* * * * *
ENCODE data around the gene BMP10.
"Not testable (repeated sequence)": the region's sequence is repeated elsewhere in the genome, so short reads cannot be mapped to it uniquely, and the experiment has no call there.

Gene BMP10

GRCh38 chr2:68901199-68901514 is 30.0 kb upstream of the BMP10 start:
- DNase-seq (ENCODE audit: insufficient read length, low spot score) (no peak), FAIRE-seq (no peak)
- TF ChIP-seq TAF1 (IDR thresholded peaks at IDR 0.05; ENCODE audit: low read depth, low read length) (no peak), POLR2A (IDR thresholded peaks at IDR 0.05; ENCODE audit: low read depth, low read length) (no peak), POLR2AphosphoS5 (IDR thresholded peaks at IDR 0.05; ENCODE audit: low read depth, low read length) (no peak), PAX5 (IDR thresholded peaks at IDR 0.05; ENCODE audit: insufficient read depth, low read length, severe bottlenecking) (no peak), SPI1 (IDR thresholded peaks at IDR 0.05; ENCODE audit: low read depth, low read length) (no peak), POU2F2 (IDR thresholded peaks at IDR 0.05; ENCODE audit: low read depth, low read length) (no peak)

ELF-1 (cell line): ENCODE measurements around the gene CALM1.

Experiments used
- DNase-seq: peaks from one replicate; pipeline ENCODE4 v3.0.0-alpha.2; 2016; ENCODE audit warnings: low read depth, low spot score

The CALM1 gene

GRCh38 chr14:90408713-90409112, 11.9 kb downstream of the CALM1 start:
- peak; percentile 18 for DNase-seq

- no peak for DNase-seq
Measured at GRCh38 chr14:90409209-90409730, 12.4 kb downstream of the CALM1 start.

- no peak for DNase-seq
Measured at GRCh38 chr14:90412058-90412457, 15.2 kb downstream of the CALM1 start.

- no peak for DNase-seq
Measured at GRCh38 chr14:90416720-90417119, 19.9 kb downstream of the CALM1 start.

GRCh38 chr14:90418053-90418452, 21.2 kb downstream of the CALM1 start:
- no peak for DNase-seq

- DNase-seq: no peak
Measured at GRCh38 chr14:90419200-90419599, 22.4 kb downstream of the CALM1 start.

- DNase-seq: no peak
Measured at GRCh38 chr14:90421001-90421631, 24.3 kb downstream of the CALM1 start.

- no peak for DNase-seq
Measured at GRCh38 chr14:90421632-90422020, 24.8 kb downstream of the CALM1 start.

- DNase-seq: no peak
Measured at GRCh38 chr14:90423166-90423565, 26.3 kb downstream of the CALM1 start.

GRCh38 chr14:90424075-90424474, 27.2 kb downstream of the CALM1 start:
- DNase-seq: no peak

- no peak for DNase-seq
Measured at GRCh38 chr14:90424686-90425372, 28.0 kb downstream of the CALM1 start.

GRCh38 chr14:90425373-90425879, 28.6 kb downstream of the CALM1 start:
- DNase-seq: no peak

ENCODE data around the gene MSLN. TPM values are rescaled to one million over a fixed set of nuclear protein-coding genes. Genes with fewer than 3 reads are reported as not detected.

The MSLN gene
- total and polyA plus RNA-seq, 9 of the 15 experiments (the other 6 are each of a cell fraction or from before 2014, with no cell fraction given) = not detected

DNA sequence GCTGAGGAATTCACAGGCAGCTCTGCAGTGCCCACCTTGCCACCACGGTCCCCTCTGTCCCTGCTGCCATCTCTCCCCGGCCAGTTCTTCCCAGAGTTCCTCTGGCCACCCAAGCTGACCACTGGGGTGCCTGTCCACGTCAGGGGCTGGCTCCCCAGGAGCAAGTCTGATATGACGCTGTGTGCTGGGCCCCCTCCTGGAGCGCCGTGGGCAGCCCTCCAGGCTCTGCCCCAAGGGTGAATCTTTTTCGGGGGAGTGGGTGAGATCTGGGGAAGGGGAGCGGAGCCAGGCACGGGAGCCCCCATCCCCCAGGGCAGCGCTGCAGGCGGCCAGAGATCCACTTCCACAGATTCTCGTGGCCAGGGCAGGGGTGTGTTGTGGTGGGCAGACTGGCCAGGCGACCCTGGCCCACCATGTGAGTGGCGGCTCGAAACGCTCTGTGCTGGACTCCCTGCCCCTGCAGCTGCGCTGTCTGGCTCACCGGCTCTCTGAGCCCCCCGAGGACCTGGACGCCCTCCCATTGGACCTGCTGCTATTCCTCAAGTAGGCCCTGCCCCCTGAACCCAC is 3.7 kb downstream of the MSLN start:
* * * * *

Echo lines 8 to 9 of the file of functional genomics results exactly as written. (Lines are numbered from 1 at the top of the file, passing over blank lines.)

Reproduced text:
Experiments used
- DNase-seq: peaks from one replicate; pipeline ENCODE4 v3.0.0-alpha.2; 2016; ENCODE audit warnings: low read depth, low spot score